Well, there’s one thing that happens to every mama after having a new little one. She gets stretched—emotionally, mentally, and, oh yes, physically too.
As for this mama of two little ones who is trying to get back in shape for a half marathon, one place on my body that has always been of concern is my midsection. I’m pretty short (5’ 1” on the best of days), and there’s not a lot of room for error (or cheesecake). Now, after having my tummy stretched to accommodate first one baby and then a second, it’s, well, not my favorite body feature.
Before I had kiddos, I always thought that women who whined about their post-partum bodies had their priorities mixed up. “You had a baby,” I’d think without much sympathy. “Why do you care? Isn’t that worth the price?”
But then I had my own kids, and while I am beyond thrilled by this, I can’t help but feel a twinge of self-pity for the midsection that will never again be mine. Then again, I tell myself, “Look, whiny lady. It doesn’t matter whether you had kids or not. Your tummy wasn’t always going to look like it did when you were a teenager. Get over it.”
And I can do something about making my belly look great. First of all, as most of you know, the best way to a fabulous midsection is a good, healthy bodyweight. So, on my quest to Brittany Spears-type abs (you know, those ones from the music video Oops I Did It Again), I’m exercising and working on my diet (which is tough when all you can think about are those animal crackers sitting on the second shelf of the pantry).
Next, as I get myself slowly but surely back into shape, I can triangulate my ab routine. What I mean is that I’ve found the perfect trifecta ab workout for the running mommy. One maneuver for flattening, one for strengthening my core, and one for definition. And even if you’re not a new mommy, the benefits from these three exercises certainly won’t hurt your never-been-stretched-out gut. Lucky you.
So here it goes. (Remember, if you did just have a baby, you should talk to your doctor before starting any workout routine. I also highly recommend meeting with a trainer to ascertain exactly what your body needs.)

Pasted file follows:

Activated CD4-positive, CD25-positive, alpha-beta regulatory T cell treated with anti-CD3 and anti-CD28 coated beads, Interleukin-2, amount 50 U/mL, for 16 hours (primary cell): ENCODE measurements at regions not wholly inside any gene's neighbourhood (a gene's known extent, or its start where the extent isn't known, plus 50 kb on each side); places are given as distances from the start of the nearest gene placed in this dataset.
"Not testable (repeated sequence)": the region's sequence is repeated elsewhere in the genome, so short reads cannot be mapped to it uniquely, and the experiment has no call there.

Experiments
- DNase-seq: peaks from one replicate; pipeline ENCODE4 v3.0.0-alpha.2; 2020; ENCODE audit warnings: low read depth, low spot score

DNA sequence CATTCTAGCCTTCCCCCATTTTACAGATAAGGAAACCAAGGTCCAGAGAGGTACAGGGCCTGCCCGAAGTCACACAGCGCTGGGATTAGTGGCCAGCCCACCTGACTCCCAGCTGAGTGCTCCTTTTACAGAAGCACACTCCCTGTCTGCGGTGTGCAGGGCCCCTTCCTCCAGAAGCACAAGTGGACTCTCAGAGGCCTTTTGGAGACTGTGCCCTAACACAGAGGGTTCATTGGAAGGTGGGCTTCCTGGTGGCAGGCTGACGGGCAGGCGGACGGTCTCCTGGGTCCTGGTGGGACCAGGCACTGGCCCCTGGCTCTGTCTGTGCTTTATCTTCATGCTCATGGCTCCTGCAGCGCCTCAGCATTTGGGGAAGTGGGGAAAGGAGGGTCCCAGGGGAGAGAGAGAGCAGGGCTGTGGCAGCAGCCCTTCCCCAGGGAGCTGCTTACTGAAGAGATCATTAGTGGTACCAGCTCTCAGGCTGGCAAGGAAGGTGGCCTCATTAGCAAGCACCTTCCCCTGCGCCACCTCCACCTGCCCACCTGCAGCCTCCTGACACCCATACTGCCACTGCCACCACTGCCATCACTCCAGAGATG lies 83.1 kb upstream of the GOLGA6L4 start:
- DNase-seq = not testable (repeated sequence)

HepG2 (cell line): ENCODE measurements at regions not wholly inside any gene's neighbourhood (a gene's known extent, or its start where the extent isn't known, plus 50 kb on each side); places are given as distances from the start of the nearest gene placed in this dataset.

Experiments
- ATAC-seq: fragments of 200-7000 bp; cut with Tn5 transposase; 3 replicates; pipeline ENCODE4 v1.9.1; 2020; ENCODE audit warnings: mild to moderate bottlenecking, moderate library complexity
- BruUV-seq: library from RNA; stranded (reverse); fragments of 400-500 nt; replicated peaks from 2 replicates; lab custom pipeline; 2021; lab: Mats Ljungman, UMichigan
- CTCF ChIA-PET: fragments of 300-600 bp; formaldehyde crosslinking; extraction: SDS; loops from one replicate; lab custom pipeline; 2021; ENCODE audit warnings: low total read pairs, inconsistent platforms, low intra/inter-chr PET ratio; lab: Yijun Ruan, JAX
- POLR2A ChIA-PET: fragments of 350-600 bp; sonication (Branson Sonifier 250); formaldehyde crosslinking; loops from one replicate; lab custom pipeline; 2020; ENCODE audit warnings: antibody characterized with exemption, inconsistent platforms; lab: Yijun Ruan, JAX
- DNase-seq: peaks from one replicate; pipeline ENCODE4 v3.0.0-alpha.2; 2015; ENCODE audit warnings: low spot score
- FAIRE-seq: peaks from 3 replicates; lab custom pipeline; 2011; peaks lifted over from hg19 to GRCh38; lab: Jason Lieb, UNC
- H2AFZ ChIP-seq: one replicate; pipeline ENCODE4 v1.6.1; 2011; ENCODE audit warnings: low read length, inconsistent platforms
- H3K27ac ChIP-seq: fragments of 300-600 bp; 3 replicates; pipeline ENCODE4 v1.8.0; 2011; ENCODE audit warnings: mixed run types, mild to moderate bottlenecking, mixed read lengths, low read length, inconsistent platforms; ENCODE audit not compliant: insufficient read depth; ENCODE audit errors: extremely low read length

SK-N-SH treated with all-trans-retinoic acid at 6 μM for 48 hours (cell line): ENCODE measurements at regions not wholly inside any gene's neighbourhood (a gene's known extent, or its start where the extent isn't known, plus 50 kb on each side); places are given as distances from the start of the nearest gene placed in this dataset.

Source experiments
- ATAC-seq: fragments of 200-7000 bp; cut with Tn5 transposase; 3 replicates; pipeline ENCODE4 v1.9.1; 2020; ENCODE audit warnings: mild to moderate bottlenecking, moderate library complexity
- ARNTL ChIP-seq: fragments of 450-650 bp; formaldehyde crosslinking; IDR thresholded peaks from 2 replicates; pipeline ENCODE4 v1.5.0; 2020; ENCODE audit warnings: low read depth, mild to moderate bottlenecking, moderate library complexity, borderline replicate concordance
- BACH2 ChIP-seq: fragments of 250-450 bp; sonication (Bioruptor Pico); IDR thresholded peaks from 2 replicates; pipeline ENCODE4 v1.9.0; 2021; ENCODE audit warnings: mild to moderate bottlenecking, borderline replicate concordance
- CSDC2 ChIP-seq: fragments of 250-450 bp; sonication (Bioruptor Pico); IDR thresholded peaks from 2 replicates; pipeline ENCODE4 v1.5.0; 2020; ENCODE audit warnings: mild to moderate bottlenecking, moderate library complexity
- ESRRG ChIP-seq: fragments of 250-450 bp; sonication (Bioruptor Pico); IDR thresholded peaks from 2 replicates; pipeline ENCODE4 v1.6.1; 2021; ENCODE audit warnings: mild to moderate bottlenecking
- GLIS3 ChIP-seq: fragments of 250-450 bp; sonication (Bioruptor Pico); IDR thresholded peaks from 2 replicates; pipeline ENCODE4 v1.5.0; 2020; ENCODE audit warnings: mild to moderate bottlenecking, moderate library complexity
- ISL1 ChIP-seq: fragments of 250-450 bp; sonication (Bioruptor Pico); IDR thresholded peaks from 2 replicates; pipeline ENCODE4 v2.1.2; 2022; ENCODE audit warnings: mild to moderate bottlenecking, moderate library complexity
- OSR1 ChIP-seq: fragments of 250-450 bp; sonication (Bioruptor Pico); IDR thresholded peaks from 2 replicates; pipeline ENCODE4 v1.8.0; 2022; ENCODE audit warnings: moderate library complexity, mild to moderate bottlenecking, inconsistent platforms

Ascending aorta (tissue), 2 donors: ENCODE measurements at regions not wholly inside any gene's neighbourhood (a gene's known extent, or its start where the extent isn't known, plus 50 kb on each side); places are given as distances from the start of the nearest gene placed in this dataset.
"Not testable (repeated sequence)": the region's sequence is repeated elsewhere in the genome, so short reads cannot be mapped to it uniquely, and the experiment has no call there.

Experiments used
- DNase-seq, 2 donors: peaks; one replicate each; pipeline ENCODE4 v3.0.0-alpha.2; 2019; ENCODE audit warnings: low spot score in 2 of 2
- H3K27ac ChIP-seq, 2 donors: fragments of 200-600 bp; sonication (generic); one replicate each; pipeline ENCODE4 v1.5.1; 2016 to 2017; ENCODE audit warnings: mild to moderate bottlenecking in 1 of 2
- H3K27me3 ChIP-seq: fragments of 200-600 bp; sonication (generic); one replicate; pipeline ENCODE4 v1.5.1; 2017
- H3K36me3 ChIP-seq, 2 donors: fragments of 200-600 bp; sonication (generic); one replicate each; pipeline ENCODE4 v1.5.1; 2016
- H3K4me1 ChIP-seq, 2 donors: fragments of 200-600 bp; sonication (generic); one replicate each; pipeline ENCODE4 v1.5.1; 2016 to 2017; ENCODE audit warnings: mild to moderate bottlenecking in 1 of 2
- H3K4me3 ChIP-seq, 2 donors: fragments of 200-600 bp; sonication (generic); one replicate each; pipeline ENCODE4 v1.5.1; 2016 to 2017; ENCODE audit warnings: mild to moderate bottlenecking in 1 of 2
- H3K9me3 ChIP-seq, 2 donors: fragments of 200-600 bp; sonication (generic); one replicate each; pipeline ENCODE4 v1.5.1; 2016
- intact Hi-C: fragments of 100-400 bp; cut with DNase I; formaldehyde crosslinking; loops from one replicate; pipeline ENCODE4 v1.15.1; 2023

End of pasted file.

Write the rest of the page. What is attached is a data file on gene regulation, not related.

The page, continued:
Bring your legs in to your chest and then straighten both legs so that they’re perpendicular to the floor. Slowly lower both legs toward the floor, going as far as you can without arching your back. Repeat for 5 to 10 reps, and work up to 20 reps.
This one is known as the plank. Start on your stomach, and raise your body up on your toes and elbows. Hold for at least ten seconds, and work up to a full minute. Repeat 2 to 3 times. (See it here.)
A reverse crunch is the key. Start by laying flat on your back with your legs straight and hands at your sides. Exhale your breath out of your lungs while simultaneously lifting your legs up, bending your knees. Continue to lift until your butt rises off of the ground and your thighs touch your belly. Breathe in as you lower your legs back. Complete 1 to 3 sets for 10 to 20 slow repetitions.
I think if I can manage to complete this little ab circuit a couple times a week, maybe I’ll see some improvement. Of course, I’ll have to keep the hands off the animal crackers too!
And remember, I’m always happy to hear of exercises that have worked for you as well!
This is a guest post by Megan Cox, an Oklahoma City-based novelist, writer and contributing blogger for HalfMarathons.Net. Learn more about Megan at her website.